Why Caitlyn Jenner does not stand for queer liberation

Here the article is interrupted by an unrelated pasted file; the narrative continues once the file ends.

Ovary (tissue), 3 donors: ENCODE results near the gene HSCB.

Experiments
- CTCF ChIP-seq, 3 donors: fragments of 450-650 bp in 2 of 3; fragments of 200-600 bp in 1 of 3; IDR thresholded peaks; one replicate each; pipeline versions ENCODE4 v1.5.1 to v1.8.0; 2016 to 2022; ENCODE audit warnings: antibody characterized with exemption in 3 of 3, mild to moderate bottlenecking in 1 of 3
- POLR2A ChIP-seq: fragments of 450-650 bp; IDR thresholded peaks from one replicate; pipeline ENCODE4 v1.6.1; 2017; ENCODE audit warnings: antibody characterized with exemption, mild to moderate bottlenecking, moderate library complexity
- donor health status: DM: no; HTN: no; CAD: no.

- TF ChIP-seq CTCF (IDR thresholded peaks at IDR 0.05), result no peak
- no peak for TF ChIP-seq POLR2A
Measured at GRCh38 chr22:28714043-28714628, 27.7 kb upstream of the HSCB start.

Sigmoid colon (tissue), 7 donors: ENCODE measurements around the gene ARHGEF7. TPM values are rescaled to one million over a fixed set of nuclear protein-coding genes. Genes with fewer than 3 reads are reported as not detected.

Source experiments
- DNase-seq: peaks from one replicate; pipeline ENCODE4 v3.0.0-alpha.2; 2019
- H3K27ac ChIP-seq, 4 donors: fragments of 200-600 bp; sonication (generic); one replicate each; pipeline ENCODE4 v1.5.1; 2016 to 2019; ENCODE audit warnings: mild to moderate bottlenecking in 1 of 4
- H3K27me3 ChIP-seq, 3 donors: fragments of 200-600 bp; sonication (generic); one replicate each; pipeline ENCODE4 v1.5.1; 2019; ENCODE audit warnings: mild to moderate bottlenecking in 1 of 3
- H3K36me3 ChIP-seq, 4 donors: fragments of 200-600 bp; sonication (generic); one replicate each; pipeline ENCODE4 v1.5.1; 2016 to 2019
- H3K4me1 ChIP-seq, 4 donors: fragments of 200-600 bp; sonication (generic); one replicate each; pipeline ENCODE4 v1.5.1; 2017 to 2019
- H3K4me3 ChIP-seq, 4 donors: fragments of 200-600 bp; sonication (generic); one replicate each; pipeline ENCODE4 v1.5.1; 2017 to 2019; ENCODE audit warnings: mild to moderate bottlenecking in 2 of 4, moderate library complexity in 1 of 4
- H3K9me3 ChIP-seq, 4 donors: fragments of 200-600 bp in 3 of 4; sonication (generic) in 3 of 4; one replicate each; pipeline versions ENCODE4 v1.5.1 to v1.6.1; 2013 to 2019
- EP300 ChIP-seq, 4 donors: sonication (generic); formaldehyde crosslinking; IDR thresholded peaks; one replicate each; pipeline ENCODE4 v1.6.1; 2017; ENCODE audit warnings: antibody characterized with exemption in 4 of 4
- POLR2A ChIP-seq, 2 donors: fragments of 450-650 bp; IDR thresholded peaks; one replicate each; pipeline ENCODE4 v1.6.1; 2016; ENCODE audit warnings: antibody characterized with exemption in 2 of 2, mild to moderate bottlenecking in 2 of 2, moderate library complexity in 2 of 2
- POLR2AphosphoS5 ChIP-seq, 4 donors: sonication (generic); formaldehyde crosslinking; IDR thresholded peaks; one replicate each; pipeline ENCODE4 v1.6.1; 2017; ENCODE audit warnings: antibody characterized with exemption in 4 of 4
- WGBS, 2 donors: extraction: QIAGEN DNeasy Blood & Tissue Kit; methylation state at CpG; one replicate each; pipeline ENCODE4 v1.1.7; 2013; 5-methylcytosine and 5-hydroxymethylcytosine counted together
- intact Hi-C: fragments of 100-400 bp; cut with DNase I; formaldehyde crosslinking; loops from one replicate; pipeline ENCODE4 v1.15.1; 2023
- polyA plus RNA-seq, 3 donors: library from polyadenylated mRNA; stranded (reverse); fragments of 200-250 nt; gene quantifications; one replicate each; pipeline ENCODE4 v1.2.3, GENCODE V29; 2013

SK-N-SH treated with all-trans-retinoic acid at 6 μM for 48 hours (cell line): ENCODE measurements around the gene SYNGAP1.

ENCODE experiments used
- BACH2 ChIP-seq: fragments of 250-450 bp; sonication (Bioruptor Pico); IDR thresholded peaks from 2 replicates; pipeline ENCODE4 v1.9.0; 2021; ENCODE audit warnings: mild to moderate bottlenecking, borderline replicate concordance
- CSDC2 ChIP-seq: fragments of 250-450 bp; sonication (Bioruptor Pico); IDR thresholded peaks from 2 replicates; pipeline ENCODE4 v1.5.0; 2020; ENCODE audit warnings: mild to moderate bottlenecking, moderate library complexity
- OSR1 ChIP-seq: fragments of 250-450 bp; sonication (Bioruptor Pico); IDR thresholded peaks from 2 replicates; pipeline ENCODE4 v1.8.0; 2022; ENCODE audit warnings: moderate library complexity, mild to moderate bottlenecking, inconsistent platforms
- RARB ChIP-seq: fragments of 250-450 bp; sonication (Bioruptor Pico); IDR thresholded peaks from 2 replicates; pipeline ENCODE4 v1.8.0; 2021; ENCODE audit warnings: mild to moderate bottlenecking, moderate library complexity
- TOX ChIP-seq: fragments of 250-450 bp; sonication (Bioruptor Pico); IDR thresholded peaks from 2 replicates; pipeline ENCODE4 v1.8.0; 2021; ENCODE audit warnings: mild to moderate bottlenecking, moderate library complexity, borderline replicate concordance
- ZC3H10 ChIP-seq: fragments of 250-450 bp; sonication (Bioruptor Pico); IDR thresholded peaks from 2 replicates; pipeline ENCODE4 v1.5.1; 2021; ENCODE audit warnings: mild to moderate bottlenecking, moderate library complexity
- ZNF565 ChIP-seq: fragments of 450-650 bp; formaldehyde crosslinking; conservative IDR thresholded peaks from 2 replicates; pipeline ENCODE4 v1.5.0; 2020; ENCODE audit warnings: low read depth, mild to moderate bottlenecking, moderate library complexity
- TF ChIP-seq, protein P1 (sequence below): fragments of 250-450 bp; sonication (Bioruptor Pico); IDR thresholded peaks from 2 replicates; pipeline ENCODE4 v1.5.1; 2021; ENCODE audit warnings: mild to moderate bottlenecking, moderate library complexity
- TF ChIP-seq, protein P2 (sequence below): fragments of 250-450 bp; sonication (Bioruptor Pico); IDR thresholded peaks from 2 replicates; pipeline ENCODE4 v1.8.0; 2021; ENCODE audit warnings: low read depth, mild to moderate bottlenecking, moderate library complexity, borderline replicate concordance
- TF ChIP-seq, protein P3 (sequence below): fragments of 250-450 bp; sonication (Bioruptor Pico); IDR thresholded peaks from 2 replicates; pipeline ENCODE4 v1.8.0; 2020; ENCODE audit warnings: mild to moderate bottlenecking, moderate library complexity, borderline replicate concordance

When I saw a call-out to write about examples of reactionary women and how they perpetuate oppressive social systems on Facebook, I immediately thought about Caitlyn Jenner. This was partly because she has already been criticised in abundance for her problematic behaviour and her open support for the republican party in the U.S., but also because I think that what she represents, the white, privileged upper class and her appraisal for being a champion of LGBT+-issues in the mainstream media, because she came out so bravely in public as trans, are dangerous and harmful for queer communities and people. Don’t misunderstand me, when I talk about Caitlyn Jenner’s privilege I am aware that she has them not because she is trans, but in spite of that. Caitlyn Jenner’s coming out has been met with a shitload of transmysoginistic and transphobic hatred and bigotry, which should have shown, at least to the otherwise oblivious and cis mainstream public in the U.S., that the United States are far from being a safe haven for trans-people (and this does not even include the situation of non-binary and non-gender conforming people). But the liberal media loved Jenner! I mean, it is not as if Jenner is the first person who ever came out as being trans publicly in the U.S., but nonetheless she was being celebrated as if she was a martyr for LGBT+-rights. But certainly, she is one of the few white, rich, English-speaking people in the U.S., who have done so in recent years. I do think that possessing social and economic privilege alone does not make people problematic per se, but being unaware of one’s own privilege and even consciously taking advantage of it for one’s own benefit is immensely problematic! And that is exactly what Jenner has done so much in the past and also after her coming out. Instead of using her privilege and the space she got in the media to point to the much harder and yet so often ignored struggles and experiences of trans* people of colour and non-binary people for example, she just kept talking about her own story. Sure, she probably had a hard time coming to terms with her true identity, but at the same time, the reason why it turned out such a relative success for her (I mean, being the first trans person on the cover of Vanity Fair is quite a success I would say), might have a lot to do with the fact that she is white and rich and well-connected to the upper ranks of the U.S. political and social elite. But why is it also dangerous to queer people if the mainstream media presents people like Caitlyn Jenner as the face of the LGBTI+ community? Because women like Jenner do not care for the situation of the vast majority of LGBTI’s, such as the thousands of teenagers who are being kicked out of their homes because they are trans or gay or lesbian and are forced to sleep under bridges, trans people who get beaten up, raped and murdered every day and all the children who are being called “faggots” in school because they don’t comply with dominant imageries of gender performances. However, there are so many queer people out there who stand in solidarity not just with members of their own community but also with other people and their struggles. Perpetuating the image of LGBTI+ people as white, privileged and supportive of right-wing political parties makes it even more difficult for progressive queer and LGBTI+ groups to form alliances with other disenfranchised people. In addition, such a discourse can easily fuel queer*phobic violence and divide the marginalised in society up. And this is why Caitlyn Jenner is neither a feminist, nor a fighter for queer liberation.